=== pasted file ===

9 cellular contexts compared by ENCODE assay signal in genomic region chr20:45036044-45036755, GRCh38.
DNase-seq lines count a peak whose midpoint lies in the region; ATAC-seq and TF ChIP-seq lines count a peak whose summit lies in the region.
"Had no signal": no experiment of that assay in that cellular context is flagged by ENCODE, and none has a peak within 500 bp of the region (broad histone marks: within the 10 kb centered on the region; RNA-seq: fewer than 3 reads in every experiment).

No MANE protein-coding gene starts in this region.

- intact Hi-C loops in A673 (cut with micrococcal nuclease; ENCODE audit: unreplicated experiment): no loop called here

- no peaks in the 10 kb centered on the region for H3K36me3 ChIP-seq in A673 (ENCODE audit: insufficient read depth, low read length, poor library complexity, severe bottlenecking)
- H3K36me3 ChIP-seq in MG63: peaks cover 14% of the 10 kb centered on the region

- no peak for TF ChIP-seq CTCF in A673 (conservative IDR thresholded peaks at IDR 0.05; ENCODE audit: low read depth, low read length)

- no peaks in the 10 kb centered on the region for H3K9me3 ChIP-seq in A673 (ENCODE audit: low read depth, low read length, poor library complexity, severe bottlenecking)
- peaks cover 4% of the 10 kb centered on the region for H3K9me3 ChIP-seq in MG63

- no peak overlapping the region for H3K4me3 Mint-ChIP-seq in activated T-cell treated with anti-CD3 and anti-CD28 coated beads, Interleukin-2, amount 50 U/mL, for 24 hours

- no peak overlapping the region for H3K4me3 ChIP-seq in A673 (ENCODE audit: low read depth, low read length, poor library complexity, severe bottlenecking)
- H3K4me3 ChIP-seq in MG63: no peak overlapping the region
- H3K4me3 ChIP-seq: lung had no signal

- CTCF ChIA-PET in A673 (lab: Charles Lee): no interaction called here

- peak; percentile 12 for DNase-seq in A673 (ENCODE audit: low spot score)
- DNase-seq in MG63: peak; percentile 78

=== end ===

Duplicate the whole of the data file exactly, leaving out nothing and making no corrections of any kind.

9 cellular contexts compared by ENCODE assay signal in genomic region chr20:45036044-45036755, GRCh38.
DNase-seq lines count a peak whose midpoint lies in the region; ATAC-seq and TF ChIP-seq lines count a peak whose summit lies in the region.
"Had no signal": no experiment of that assay in that cellular context is flagged by ENCODE, and none has a peak within 500 bp of the region (broad histone marks: within the 10 kb centered on the region; RNA-seq: fewer than 3 reads in every experiment).

No MANE protein-coding gene starts in this region.

- intact Hi-C loops in A673 (cut with micrococcal nuclease; ENCODE audit: unreplicated experiment): no loop called here

- no peaks in the 10 kb centered on the region for H3K36me3 ChIP-seq in A673 (ENCODE audit: insufficient read depth, low read length, poor library complexity, severe bottlenecking)
- H3K36me3 ChIP-seq in MG63: peaks cover 14% of the 10 kb centered on the region

- no peak for TF ChIP-seq CTCF in A673 (conservative IDR thresholded peaks at IDR 0.05; ENCODE audit: low read depth, low read length)

- no peaks in the 10 kb centered on the region for H3K9me3 ChIP-seq in A673 (ENCODE audit: low read depth, low read length, poor library complexity, severe bottlenecking)
- peaks cover 4% of the 10 kb centered on the region for H3K9me3 ChIP-seq in MG63

- no peak overlapping the region for H3K4me3 Mint-ChIP-seq in activated T-cell treated with anti-CD3 and anti-CD28 coated beads, Interleukin-2, amount 50 U/mL, for 24 hours

- no peak overlapping the region for H3K4me3 ChIP-seq in A673 (ENCODE audit: low read depth, low read length, poor library complexity, severe bottlenecking)
- H3K4me3 ChIP-seq in MG63: no peak overlapping the region
- H3K4me3 ChIP-seq: lung had no signal

- CTCF ChIA-PET in A673 (lab: Charles Lee): no interaction called here

- peak; percentile 12 for DNase-seq in A673 (ENCODE audit: low spot score)
- DNase-seq in MG63: peak; percentile 78